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United States Department of Agriculture

Agricultural Research Service

Title: SOYBEAN SUDDEN DEATH SYNDROME: QUESTIONS AND ANSWERS

Author
item Hartman, Glen

Submitted to: Illinois Agricultural Pesticides Conference Proceedings
Publication Type: Proceedings
Publication Acceptance Date: January 10, 1999
Publication Date: N/A

Technical Abstract: Illinois often ranks number one among states in soybean production with over 10 million acres planted in 1998. Diseases often limit maximum yield potential. One disease, sudden death syndrome (SDS), has received more attention recently and has become a concern to Illinois soybean growers and commercial seed companies. Disease symptoms include mottling, interveinal chlorosis and necrosis on the upper leaves at flowering and also root and crown rot, vascular discoloration of stems, defoliation and pod abortion. The disease is caused by a soilborne fungus that infects plant roots. Field patterns of SDS vary from strips, distinct patches, to large extensive patches that coalesce. The disease is normally seen on plants during the mid to late reproductive growth stages often from mid to late August. In 1998, a state-wide survey showed that SDS occurred in all agricultural statistics districts in Illinois with some districts having as shigh as 43% of the fields with at least some SDS. It is not known if the pathogen is spreading or if changes in weather conditions, tillage patterns, varieties, a combination of these and/or other factors have contributed to increases in SDS occurrence over the state. The best recommendation at this time is to plant less susceptible varieties.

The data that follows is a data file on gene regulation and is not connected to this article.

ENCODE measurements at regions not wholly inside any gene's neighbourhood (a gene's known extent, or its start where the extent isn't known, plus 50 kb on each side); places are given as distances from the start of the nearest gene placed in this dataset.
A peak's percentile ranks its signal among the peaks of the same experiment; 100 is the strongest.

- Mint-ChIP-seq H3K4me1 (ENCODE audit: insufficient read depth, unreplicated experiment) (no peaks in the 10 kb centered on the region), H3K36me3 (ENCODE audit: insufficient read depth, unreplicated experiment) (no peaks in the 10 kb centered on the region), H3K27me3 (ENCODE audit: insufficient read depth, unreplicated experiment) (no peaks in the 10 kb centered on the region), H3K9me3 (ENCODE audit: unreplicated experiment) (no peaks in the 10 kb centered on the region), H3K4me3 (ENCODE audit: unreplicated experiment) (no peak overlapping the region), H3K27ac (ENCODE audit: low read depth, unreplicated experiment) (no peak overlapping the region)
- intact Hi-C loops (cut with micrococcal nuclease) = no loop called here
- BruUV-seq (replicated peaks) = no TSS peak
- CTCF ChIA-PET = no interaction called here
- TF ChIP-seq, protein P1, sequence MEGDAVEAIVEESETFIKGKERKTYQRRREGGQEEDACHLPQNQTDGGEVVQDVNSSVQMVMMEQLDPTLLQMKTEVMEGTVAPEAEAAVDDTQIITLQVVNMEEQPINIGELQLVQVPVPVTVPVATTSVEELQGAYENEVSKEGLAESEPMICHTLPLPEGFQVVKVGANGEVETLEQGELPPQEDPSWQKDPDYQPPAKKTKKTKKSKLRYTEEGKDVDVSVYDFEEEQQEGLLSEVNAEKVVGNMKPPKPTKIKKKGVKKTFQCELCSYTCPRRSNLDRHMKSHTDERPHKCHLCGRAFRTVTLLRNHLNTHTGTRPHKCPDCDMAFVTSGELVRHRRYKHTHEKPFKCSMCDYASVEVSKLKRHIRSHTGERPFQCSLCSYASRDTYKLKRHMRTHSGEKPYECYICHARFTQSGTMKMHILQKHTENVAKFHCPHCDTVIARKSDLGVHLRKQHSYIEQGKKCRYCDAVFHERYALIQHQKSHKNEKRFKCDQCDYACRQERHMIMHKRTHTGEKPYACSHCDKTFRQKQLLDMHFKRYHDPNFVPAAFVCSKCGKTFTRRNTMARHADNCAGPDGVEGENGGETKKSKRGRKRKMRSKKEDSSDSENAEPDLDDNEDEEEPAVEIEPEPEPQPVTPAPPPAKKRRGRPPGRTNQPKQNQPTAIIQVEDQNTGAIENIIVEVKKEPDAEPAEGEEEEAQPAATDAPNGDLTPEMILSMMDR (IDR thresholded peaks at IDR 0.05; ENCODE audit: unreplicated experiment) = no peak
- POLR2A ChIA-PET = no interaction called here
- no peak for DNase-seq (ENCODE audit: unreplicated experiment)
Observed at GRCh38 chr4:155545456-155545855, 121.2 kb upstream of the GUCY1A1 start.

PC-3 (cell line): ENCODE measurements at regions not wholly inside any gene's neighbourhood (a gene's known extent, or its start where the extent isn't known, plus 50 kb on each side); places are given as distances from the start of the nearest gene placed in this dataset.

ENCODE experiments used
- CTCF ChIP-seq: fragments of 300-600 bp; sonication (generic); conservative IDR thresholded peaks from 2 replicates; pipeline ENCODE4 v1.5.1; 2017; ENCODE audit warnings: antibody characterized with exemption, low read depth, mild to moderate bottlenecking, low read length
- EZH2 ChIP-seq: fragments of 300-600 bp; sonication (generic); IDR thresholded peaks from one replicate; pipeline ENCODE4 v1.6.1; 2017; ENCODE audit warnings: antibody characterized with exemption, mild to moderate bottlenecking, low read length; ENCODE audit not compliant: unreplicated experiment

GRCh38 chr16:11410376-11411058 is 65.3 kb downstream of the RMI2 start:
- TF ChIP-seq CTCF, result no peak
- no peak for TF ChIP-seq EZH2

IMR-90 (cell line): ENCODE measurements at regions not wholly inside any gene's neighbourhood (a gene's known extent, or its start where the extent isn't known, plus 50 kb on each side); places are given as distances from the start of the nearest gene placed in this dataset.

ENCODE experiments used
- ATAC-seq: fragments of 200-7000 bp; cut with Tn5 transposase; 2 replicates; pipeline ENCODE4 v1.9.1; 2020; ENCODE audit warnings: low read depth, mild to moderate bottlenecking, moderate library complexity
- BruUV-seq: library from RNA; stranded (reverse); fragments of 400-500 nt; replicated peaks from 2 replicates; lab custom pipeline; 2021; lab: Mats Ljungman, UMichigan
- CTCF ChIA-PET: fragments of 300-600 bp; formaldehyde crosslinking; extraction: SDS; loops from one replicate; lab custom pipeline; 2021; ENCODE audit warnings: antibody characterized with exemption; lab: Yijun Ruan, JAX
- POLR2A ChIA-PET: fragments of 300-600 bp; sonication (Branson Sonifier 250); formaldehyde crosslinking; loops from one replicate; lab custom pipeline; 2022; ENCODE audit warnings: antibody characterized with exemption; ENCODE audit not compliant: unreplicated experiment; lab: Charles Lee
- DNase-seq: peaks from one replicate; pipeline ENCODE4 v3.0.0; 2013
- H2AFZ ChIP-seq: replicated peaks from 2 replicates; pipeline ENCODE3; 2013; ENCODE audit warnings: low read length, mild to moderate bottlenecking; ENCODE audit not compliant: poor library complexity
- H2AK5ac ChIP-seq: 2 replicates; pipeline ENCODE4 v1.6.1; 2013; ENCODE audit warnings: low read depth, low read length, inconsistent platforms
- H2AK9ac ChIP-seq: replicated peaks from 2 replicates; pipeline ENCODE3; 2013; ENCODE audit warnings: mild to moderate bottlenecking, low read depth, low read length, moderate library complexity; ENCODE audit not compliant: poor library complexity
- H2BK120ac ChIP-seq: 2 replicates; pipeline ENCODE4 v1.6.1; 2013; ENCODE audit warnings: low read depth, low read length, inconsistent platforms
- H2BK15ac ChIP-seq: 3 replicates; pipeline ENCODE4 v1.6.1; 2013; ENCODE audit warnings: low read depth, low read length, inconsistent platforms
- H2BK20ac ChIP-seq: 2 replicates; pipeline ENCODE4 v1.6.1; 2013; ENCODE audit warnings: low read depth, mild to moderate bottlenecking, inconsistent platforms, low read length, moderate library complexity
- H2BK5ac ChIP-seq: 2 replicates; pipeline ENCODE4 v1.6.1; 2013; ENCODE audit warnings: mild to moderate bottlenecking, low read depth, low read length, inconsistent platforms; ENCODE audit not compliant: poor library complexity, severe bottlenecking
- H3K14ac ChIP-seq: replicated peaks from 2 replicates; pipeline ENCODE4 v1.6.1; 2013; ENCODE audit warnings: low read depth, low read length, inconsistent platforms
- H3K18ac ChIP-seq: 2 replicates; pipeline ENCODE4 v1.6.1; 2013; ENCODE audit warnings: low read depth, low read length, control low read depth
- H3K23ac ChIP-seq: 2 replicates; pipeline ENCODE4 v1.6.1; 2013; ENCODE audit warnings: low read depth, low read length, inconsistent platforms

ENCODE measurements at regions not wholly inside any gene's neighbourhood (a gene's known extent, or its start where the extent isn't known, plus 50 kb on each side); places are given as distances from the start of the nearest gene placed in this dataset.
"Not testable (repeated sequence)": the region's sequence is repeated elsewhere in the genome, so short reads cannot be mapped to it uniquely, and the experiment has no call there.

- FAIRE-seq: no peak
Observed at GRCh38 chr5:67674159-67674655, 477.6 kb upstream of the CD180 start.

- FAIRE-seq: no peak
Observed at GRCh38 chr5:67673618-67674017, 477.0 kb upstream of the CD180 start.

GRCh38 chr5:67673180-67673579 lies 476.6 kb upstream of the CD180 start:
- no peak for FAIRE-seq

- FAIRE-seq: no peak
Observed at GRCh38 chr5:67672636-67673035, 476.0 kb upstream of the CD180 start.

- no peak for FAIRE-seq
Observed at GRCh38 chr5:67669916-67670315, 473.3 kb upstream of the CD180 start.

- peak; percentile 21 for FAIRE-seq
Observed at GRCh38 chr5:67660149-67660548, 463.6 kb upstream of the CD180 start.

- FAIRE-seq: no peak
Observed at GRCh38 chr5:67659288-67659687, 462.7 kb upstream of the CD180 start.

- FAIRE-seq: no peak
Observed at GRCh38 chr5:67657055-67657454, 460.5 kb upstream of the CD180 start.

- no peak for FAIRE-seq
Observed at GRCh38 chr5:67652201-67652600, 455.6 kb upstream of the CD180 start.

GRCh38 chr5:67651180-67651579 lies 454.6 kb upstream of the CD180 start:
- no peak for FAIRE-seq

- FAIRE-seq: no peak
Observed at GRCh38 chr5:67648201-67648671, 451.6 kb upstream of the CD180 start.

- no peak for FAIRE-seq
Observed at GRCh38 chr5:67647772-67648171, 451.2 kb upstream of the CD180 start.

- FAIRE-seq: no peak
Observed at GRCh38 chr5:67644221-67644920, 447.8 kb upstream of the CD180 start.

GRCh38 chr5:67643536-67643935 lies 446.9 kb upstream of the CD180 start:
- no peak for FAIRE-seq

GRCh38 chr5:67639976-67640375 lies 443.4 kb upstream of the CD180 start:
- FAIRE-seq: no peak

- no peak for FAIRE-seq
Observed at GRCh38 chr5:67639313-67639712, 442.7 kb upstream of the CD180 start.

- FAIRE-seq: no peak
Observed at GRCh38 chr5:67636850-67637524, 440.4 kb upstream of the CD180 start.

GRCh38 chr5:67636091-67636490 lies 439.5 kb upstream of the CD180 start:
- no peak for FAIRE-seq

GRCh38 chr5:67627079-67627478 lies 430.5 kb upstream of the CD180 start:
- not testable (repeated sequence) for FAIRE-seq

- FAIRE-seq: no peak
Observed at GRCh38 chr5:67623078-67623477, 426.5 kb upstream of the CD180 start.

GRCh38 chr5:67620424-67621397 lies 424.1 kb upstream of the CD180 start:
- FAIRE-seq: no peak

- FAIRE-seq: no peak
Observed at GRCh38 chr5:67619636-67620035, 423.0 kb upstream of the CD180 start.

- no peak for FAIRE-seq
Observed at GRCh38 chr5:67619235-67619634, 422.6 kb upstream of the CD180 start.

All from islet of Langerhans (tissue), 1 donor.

Last Modified: 10/31/2014
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